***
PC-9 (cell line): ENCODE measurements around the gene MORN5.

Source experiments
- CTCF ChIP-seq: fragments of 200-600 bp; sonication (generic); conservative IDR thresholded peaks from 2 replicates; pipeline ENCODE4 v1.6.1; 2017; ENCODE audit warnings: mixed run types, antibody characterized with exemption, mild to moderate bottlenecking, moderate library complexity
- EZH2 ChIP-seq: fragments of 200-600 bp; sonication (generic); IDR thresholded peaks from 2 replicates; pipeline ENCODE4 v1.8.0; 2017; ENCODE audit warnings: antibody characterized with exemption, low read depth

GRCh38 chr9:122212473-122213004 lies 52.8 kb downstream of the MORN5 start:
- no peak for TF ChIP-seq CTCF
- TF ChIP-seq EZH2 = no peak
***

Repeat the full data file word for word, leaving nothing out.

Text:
PC-9 (cell line): ENCODE measurements around the gene MORN5.

Source experiments
- CTCF ChIP-seq: fragments of 200-600 bp; sonication (generic); conservative IDR thresholded peaks from 2 replicates; pipeline ENCODE4 v1.6.1; 2017; ENCODE audit warnings: mixed run types, antibody characterized with exemption, mild to moderate bottlenecking, moderate library complexity
- EZH2 ChIP-seq: fragments of 200-600 bp; sonication (generic); IDR thresholded peaks from 2 replicates; pipeline ENCODE4 v1.8.0; 2017; ENCODE audit warnings: antibody characterized with exemption, low read depth

GRCh38 chr9:122212473-122213004 lies 52.8 kb downstream of the MORN5 start:
- no peak for TF ChIP-seq CTCF
- TF ChIP-seq EZH2 = no peak